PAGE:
INTRODUCTION: This study aimed to examine the association between cannabis use before and during pregnancy and birth outcomes.
RESULTS: Overall, 26.3% of women reported previous use of cannabis and 2.6% reported current use. Multivariate analysis, controlling for potential confounders, including tobacco smoking, alcohol consumption, and use of other illicit drugs, showed that cannabis use in pregnancy was associated with low birth weight (odds ratio (OR) = 1.7; 95% confidence interval (CI): 1.3–2.2), preterm labor (OR = 1.5; 95% CI: 1.1–1.9), small for gestational age (OR = 2.2; 95% CI: 1.8–2.7), and admission to the neonatal intensive care unit (OR = 2.0; 95% CI: 1.7–2.4).
DISCUSSION: The results of this study show that the use of cannabis in pregnancy is associated with increased risk of adverse birth outcomes. Prevention programs that address cannabis use during pregnancy are needed.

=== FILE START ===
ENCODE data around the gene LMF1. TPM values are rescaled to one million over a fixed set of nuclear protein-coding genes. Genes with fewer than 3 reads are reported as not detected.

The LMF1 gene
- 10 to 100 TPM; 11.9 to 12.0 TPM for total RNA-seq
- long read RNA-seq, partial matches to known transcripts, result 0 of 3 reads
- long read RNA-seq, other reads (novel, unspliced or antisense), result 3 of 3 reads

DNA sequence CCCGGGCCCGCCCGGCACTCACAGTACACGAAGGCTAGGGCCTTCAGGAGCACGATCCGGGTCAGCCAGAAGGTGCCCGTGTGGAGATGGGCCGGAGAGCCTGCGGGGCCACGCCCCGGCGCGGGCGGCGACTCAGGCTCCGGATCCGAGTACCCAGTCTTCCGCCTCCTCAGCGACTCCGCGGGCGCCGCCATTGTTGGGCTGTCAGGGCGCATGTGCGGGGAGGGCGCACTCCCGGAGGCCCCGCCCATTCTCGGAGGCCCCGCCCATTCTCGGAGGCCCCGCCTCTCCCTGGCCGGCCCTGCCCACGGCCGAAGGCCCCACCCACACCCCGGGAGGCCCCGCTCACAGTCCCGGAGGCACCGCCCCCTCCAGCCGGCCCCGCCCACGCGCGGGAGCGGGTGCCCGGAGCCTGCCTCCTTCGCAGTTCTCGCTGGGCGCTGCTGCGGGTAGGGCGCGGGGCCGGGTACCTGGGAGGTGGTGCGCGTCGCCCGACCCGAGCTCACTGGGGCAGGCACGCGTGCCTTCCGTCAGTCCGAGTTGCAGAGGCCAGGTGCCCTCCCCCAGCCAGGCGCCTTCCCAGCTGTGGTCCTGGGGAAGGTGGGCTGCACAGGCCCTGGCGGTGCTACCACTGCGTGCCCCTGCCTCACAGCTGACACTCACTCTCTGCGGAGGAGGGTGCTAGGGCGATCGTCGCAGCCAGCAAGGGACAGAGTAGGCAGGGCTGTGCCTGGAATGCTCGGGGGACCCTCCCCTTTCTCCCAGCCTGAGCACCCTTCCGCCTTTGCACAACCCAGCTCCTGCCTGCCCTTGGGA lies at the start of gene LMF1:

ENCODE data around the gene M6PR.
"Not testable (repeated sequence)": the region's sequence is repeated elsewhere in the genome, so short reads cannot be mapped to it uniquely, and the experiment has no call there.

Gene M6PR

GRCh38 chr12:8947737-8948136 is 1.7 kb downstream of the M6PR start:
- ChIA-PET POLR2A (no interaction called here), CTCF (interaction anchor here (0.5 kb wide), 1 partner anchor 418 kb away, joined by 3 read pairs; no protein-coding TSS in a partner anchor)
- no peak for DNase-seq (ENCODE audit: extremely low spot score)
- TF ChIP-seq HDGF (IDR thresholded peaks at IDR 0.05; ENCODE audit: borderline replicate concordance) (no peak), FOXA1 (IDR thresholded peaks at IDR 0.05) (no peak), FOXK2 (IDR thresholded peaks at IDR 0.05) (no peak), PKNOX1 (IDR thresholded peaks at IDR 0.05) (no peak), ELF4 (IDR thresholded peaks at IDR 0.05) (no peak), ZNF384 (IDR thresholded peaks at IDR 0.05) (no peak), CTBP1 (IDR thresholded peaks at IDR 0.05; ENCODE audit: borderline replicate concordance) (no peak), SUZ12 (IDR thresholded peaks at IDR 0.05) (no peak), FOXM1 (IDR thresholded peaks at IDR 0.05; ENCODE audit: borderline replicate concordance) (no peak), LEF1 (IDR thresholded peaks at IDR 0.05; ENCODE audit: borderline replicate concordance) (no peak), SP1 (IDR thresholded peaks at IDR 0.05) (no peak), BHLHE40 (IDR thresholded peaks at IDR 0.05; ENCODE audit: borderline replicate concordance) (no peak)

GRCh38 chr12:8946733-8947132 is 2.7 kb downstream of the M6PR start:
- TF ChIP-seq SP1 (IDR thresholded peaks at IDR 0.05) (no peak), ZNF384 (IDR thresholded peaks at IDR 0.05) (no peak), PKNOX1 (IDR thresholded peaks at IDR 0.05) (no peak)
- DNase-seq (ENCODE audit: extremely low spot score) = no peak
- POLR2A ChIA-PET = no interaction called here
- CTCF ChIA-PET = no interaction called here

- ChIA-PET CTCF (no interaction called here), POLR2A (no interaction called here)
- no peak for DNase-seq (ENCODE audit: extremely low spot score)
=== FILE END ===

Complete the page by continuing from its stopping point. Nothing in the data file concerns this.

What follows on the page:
METHODS: Data were from women birthing at the Mater Mothers’ Hospital in Brisbane, Australia, over a 7-y period (2000–2006). Women were interviewed in the initial antenatal visit about their use of cannabis and other substances. Records for 24,874 women who provided information about cannabis use, and for whom birth outcomes data were available, were included in the analysis.